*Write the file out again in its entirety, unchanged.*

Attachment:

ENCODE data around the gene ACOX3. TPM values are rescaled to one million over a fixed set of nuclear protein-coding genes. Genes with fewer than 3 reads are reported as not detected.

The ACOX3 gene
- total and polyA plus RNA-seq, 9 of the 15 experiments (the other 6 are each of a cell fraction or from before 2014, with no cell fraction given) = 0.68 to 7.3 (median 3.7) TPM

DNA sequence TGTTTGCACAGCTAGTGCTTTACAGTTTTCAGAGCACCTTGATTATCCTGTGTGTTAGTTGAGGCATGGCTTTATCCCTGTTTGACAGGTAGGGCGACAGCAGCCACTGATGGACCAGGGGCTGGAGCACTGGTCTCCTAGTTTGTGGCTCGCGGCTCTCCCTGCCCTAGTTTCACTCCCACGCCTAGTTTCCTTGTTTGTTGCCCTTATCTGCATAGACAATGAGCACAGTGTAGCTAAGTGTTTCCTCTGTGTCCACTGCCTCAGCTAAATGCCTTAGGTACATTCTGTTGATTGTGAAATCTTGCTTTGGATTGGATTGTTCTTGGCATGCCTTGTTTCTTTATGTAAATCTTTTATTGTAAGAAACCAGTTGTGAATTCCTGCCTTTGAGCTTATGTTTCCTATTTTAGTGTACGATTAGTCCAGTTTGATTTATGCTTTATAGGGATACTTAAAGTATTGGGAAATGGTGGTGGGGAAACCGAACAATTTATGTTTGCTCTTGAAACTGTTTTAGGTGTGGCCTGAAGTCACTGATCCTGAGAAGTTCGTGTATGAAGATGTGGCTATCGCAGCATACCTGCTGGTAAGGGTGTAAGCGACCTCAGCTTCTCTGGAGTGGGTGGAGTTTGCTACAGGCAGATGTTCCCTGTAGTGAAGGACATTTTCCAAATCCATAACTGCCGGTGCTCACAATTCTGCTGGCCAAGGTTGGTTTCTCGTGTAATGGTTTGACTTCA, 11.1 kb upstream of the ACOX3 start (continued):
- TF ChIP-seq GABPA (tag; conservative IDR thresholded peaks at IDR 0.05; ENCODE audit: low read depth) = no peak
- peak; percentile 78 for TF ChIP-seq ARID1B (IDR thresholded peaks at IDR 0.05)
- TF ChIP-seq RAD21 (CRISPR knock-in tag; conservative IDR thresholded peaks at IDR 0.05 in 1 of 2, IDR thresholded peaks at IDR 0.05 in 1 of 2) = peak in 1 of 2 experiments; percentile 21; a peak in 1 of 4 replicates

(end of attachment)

ENCODE data around the gene ACOX3. TPM values are rescaled to one million over a fixed set of nuclear protein-coding genes. Genes with fewer than 3 reads are reported as not detected.

The ACOX3 gene
- total and polyA plus RNA-seq, 9 of the 15 experiments (the other 6 are each of a cell fraction or from before 2014, with no cell fraction given) = 0.68 to 7.3 (median 3.7) TPM

DNA sequence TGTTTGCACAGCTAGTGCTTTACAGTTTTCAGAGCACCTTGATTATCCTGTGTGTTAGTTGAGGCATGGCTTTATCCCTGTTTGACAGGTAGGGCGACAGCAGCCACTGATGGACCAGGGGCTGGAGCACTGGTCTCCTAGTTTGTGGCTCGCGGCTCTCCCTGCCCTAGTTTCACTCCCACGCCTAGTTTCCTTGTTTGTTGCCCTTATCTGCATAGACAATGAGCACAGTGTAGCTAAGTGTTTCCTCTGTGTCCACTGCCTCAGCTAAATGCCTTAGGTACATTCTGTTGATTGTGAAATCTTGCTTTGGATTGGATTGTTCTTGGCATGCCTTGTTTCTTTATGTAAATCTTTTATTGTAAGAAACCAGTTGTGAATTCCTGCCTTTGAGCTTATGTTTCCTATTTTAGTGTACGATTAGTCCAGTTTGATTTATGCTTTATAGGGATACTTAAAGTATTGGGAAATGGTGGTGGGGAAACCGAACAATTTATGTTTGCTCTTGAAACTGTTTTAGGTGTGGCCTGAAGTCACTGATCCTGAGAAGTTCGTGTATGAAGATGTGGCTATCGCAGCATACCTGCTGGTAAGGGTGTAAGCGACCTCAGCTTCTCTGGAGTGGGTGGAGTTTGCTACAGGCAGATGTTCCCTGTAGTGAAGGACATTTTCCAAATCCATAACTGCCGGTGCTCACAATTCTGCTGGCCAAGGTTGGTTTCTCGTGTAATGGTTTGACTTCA, 11.1 kb upstream of the ACOX3 start (continued):
- TF ChIP-seq GABPA (tag; conservative IDR thresholded peaks at IDR 0.05; ENCODE audit: low read depth) = no peak
- peak; percentile 78 for TF ChIP-seq ARID1B (IDR thresholded peaks at IDR 0.05)
- TF ChIP-seq RAD21 (CRISPR knock-in tag; conservative IDR thresholded peaks at IDR 0.05 in 1 of 2, IDR thresholded peaks at IDR 0.05 in 1 of 2) = peak in 1 of 2 experiments; percentile 21; a peak in 1 of 4 replicates